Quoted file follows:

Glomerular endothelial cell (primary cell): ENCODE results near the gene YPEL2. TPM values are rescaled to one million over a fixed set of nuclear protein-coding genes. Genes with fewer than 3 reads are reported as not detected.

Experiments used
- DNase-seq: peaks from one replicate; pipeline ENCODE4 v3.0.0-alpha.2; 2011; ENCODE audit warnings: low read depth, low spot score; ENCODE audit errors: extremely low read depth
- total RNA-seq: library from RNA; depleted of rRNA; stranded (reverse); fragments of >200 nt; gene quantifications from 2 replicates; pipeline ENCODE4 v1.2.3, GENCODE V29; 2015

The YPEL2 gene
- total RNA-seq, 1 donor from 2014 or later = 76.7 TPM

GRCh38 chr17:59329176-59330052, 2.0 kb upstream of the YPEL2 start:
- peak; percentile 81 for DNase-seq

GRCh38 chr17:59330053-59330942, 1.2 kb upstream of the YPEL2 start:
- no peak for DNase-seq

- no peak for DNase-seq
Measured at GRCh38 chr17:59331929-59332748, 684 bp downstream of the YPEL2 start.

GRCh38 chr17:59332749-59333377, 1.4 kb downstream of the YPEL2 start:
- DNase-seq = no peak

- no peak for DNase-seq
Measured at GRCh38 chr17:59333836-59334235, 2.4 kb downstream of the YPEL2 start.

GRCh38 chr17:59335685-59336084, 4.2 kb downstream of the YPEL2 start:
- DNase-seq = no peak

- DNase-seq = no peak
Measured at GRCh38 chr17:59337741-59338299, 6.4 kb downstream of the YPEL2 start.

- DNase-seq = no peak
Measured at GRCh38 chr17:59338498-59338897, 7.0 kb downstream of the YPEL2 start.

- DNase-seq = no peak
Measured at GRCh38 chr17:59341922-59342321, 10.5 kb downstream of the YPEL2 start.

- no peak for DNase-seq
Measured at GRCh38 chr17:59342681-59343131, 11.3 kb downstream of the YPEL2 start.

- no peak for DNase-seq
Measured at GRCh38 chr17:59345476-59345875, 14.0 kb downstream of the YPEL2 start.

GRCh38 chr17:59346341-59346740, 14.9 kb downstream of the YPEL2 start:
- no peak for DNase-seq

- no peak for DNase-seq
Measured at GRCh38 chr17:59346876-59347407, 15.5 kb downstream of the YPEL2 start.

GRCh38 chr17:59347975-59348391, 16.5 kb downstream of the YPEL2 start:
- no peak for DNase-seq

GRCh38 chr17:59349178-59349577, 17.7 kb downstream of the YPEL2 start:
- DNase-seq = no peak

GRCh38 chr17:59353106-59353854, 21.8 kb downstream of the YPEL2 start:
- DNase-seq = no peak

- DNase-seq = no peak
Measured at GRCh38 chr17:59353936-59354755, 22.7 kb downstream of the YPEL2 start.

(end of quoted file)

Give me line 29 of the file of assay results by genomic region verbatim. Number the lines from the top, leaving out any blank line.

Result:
GRCh38 chr17:59346341-59346740, 14.9 kb downstream of the YPEL2 start: